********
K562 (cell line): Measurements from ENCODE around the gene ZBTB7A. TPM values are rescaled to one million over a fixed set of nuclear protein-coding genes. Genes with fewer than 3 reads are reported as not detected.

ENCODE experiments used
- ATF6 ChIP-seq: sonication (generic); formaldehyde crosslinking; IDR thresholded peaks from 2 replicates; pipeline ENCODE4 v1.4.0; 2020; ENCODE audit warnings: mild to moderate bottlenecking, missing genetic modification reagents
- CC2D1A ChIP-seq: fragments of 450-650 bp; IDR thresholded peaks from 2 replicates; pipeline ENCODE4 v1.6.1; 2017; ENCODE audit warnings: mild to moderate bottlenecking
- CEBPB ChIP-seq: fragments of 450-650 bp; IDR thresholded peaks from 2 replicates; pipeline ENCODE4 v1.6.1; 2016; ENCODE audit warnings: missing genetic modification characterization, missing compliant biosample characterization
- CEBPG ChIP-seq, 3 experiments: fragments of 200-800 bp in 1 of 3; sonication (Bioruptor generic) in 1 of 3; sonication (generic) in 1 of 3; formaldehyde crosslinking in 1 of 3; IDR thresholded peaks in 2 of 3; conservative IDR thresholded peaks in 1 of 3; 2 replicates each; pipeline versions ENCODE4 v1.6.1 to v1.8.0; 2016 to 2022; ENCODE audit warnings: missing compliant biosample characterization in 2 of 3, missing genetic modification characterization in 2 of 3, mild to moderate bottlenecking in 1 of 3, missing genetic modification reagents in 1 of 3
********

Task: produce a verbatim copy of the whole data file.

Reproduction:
K562 (cell line): Measurements from ENCODE around the gene ZBTB7A. TPM values are rescaled to one million over a fixed set of nuclear protein-coding genes. Genes with fewer than 3 reads are reported as not detected.

ENCODE experiments used
- ATF6 ChIP-seq: sonication (generic); formaldehyde crosslinking; IDR thresholded peaks from 2 replicates; pipeline ENCODE4 v1.4.0; 2020; ENCODE audit warnings: mild to moderate bottlenecking, missing genetic modification reagents
- CC2D1A ChIP-seq: fragments of 450-650 bp; IDR thresholded peaks from 2 replicates; pipeline ENCODE4 v1.6.1; 2017; ENCODE audit warnings: mild to moderate bottlenecking
- CEBPB ChIP-seq: fragments of 450-650 bp; IDR thresholded peaks from 2 replicates; pipeline ENCODE4 v1.6.1; 2016; ENCODE audit warnings: missing genetic modification characterization, missing compliant biosample characterization
- CEBPG ChIP-seq, 3 experiments: fragments of 200-800 bp in 1 of 3; sonication (Bioruptor generic) in 1 of 3; sonication (generic) in 1 of 3; formaldehyde crosslinking in 1 of 3; IDR thresholded peaks in 2 of 3; conservative IDR thresholded peaks in 1 of 3; 2 replicates each; pipeline versions ENCODE4 v1.6.1 to v1.8.0; 2016 to 2022; ENCODE audit warnings: missing compliant biosample characterization in 2 of 3, missing genetic modification characterization in 2 of 3, mild to moderate bottlenecking in 1 of 3, missing genetic modification reagents in 1 of 3